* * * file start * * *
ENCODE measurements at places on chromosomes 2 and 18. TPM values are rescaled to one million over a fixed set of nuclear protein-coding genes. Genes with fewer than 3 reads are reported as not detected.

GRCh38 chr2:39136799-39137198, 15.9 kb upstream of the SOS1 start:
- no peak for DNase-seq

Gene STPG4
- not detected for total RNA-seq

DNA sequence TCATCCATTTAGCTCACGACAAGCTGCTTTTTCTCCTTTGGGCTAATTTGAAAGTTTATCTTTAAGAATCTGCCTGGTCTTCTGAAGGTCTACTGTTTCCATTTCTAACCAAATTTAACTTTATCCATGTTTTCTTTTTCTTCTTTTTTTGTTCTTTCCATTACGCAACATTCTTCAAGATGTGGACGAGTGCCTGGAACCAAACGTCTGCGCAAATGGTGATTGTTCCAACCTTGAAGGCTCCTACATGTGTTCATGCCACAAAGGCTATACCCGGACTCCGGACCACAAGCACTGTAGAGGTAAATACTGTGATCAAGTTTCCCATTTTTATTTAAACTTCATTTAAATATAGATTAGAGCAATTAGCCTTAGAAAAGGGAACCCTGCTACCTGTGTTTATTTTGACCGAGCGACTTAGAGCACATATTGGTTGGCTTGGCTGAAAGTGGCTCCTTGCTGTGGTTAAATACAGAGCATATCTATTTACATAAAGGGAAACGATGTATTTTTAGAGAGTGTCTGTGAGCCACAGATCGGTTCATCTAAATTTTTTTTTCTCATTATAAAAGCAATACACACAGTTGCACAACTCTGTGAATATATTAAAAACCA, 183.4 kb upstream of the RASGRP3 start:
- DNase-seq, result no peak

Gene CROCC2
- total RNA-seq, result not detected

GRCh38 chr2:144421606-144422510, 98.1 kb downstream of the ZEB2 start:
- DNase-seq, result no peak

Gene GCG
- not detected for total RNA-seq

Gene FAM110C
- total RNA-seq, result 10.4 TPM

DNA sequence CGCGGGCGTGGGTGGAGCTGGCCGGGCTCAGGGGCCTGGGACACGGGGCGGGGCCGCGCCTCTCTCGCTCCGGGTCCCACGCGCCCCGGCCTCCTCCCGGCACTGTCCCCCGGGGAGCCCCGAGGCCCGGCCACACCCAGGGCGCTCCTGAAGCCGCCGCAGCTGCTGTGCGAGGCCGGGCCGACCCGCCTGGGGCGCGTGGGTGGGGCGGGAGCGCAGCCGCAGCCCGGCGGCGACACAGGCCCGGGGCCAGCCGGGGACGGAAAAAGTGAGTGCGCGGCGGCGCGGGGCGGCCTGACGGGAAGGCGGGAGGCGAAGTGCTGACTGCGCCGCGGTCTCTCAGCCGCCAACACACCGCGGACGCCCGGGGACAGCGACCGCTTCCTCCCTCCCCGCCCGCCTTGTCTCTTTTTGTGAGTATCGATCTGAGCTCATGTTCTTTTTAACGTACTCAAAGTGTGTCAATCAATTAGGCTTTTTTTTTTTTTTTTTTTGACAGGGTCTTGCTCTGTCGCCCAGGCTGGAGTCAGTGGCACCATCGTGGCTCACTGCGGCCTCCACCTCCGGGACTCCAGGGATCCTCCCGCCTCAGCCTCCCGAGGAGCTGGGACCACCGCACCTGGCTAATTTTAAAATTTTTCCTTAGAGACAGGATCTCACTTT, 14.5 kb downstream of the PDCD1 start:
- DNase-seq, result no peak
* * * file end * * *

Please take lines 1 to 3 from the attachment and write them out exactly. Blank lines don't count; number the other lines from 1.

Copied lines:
ENCODE measurements at places on chromosomes 2 and 18. TPM values are rescaled to one million over a fixed set of nuclear protein-coding genes. Genes with fewer than 3 reads are reported as not detected.

GRCh38 chr2:39136799-39137198, 15.9 kb upstream of the SOS1 start:
- no peak for DNase-seq